27 July 2010

Travel the World (even if it could be damaging to your children)

Update: Teresa Keller has kindly responded to this post in the comments section.  I would highly encourage reading her comments as they address many of my concerns

There are those stretches we all have when it feels like the universe is playing games with us.  We reminisce about Ace of Base and then ‘The Sign’ is heard not less than an hour later on the radio.  People passing by talk about AoB and you even see an old t-shirt worn by a Brooklyn hipster.  The initial thought is that some greater power is telling us to go out and listen to more Ace of Base.  The truth is that we are just thinking about the given object and more attentive to it.  ‘You are Not So Smart’ discusses the cause of this: confirmation bias.
So, what does this have to do with anything?
I am experiencing this a bit with Nick Kristof as of late.  I feel like everything that stirs me in a negative manner comes from him.  I know this not to be entirely true as I was happy to see this video that he did outside of Hebron on Jewish settlements. But this morning, as I cruised through twitter before breakfast, I saw this:
Being my curious self, I clicked to learn more. The about page told this:
My name is Teresa Keller and I am a single mom of three children – Jennifer (age 18), Alex (age 13) and Bella (age 12).  We have decided to give up our home, schools and my job, sell many of our possessions, spend our life savings and borrow against my retirement to backpack around the world.  My best friend’s daughter (Meagan, age 17) is coming along to experience the trip with us.
Through the help of many others, especially my significant other Doug Tilden and the rest of our Board of Trustees, this dream has turned into a formal non-profit called Round the World with Us.
I was immediately struck by to things.  First, the phrase ‘we have decided.’  Second, the fact that a non-profit was started for this endeavor.  I was further troubled in regards to my first concern when I saw this:
Alex (13): I don’t like change very much, so I would rather have stayed home.  I can see the stress the trip puts on everybody and I don’t want to leave my friends – my mom isn’t even sure where we will live when we get back! I know that I will probably have some “life changing experiences”, but that is a “probably” not certain.
To me, it does not sound like Alex is part of the ‘we’ who made the decision to pick up and leave.  As J. put it, “Doing things we don't want is part of life. Making your child fear for where he'll live is irresponsible.”  Reading ‘Three Cups of Tea’ does not make a person qualified pick up the life of his or her family and travel the world as a voluntourist.
With projects set up in different parts of the world, the Keller family would like us to donate money for the projects.  They assure us that money will only go to the projects and not the travel.  I want to give the benefit of the doubt to this claim, but I am worried when I see that the trip is funded, “with savings, proceeds from the sale of our things, and a loan against [Teresa’s] 410(k).”  I worry that a person who has to dig into savings, sell everything AND take a loan on her 401(k) needs every penny possible.  It will certainly not be a cheap trip, but I get the feeling that a salary for Teresa could or already has been put into effect.  I do not mean to condemn the salary itself, but I would consider that being money that goes towards travel and not for projects (it is hard to know if this is already taking place or not as there are no reports for where the money donated is going).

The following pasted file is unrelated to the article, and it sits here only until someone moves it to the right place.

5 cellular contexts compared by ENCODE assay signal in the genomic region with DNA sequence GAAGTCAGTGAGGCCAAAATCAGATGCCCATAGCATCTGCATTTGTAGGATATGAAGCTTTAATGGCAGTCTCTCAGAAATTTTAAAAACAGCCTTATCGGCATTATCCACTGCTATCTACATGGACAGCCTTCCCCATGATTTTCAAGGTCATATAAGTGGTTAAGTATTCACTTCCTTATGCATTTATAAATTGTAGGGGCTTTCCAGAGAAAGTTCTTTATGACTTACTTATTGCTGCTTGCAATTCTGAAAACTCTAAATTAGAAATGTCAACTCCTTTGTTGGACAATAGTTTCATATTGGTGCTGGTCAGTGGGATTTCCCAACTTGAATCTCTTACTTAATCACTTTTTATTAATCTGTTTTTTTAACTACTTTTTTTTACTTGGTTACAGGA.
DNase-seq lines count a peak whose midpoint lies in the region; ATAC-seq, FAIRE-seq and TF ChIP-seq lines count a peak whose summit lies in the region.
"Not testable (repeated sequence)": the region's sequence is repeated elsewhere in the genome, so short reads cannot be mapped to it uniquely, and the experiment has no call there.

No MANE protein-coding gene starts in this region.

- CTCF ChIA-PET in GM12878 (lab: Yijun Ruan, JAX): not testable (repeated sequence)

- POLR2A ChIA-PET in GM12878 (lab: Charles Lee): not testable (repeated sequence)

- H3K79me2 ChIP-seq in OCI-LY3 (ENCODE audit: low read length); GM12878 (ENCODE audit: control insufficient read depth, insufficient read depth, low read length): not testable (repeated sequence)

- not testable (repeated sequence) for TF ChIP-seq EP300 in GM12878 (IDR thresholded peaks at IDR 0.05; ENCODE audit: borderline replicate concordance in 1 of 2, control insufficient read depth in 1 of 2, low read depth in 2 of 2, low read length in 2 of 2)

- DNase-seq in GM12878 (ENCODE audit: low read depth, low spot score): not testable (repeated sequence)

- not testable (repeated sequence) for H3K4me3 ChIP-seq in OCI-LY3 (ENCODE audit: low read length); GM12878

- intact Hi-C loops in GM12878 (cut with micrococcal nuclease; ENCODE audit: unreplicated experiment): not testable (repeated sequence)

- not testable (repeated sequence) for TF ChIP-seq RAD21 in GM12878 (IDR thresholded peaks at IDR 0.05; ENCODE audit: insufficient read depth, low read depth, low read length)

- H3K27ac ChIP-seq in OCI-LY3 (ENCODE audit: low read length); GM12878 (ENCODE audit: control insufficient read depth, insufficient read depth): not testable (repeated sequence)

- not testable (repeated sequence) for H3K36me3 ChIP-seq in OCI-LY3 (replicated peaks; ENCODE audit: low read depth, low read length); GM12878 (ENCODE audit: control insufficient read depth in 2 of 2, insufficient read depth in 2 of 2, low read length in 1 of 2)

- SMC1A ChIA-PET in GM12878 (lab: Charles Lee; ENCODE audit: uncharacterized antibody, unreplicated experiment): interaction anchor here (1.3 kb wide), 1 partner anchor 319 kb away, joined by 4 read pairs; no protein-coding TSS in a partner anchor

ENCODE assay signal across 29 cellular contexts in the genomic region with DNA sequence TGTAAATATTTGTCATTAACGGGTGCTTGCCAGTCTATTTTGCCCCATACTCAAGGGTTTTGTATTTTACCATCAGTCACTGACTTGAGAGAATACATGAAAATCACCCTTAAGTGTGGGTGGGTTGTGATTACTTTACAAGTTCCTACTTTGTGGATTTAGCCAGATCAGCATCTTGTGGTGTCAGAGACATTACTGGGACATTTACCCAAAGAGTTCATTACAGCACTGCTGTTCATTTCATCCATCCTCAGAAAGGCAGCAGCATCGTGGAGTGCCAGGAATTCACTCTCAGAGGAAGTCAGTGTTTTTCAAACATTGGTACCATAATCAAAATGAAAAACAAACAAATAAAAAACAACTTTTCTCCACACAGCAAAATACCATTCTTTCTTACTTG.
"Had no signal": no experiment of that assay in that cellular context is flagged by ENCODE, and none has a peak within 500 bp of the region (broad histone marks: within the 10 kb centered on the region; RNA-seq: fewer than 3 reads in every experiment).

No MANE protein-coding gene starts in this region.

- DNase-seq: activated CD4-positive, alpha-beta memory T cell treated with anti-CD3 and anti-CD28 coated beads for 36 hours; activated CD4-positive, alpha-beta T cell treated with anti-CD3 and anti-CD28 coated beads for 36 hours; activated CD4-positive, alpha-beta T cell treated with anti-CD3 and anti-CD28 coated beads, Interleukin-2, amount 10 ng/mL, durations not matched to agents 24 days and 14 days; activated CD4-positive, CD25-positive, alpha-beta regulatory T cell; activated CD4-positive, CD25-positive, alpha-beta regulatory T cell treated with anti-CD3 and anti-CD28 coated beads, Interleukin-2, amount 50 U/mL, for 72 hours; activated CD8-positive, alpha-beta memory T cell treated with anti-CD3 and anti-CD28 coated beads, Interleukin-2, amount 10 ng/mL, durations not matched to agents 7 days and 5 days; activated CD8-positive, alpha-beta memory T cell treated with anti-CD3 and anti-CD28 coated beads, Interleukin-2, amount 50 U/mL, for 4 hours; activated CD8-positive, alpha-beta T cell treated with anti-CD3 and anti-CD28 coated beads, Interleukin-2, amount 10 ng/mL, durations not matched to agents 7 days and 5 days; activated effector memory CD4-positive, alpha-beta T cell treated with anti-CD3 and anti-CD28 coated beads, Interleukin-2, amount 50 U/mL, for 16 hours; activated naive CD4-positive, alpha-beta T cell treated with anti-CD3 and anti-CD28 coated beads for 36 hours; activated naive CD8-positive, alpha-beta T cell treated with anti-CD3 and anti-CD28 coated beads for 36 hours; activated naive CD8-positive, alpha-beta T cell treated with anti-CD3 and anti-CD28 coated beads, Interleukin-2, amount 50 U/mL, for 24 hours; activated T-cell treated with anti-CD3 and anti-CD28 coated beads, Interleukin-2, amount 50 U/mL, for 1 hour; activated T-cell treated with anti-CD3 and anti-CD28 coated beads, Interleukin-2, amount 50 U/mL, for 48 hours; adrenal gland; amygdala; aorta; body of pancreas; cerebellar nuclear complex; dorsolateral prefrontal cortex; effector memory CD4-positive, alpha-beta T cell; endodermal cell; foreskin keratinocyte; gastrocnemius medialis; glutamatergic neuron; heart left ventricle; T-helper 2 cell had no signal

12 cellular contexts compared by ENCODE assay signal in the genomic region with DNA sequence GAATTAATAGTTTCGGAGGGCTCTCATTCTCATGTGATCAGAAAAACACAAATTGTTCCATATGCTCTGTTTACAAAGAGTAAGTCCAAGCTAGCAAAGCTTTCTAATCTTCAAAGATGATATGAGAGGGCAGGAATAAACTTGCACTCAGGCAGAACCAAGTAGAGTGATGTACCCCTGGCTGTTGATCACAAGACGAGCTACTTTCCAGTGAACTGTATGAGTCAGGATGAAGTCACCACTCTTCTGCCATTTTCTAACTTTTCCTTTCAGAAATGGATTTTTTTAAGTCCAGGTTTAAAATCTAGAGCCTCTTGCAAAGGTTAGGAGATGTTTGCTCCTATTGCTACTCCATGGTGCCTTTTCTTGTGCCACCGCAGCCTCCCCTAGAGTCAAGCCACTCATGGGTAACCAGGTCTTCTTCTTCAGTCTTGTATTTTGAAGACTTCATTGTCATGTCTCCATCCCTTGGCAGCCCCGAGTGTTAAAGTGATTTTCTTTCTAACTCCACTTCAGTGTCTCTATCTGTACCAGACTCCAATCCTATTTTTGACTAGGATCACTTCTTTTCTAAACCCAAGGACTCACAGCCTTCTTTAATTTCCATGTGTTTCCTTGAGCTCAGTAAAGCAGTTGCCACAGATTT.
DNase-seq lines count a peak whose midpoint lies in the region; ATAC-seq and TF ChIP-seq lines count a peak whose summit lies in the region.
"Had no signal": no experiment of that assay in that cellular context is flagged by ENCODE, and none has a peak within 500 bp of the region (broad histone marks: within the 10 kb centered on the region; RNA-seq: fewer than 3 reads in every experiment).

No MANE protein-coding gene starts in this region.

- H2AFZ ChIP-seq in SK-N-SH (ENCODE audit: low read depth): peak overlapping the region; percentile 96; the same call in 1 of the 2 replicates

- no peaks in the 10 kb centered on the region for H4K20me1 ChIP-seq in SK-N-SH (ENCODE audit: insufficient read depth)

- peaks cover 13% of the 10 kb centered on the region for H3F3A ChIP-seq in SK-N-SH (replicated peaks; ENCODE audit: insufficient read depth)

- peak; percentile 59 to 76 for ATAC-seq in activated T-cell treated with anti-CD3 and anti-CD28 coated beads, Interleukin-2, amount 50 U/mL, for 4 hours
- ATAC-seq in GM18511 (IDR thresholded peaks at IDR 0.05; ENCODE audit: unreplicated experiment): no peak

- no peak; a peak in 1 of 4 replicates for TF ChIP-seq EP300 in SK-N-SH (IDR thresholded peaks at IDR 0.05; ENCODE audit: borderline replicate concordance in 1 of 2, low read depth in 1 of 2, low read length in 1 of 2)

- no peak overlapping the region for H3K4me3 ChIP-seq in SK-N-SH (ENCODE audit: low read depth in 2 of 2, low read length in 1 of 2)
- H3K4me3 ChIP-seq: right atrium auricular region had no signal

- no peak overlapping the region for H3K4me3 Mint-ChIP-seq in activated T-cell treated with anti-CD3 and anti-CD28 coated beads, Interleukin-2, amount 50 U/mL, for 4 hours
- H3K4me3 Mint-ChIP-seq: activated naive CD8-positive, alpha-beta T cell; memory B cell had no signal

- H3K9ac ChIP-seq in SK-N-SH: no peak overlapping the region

Then, there is the issue of the projects chosen.  It is unnecessary to focus on them individually.  If they were sustainable projects that utilize the talents of the people they are serving the projects should rightly be supported.  If not, they should not be.  However, if asking for money, it is the responsibility of the Keller’s to provide as much information as possible about the projects they are supporting.  Taking a few notes from the other direct pay organizations, a brief description is given with a listing of how much it will cost.  Some are incomplete and all lack any links to where the projects were found or are hosted.  Despite this, people will still donate.  Since the site tells us that the projects were carefully selected, some people will donate. 
It makes me want to start my own website for investments and list where I want to invest my money without telling people too much about the projects.  Of course, I would have no interest because it would be seen as a money making venture that could lose a lot being that I have no experience.  This does not translate over to humanitarian ventures as the desire to help out over-rides any sort of common sense. 
If I could lose you money making investments, what makes you think that the Kellers are not funding projects that will create a loss? The family is well intentioned, but this is yet another example of a non-profit start-up that does not need to exist.  I think the idea of traveling around the world as a family is fantastic, but maybe it would be best if that was the trip was about only.  Then, upon returning and having seen the places first hand, begin to see what projects are accomplishing what is needed in the regions in which you traveled and begin to build support for those projects.  The Kellers can be a valuable resource in telling what they have seen and observed.

***I will have to follow up in the next few days on voluntourism itself.  It is far too big of a post to take on at the present moment and one that needs significant thought.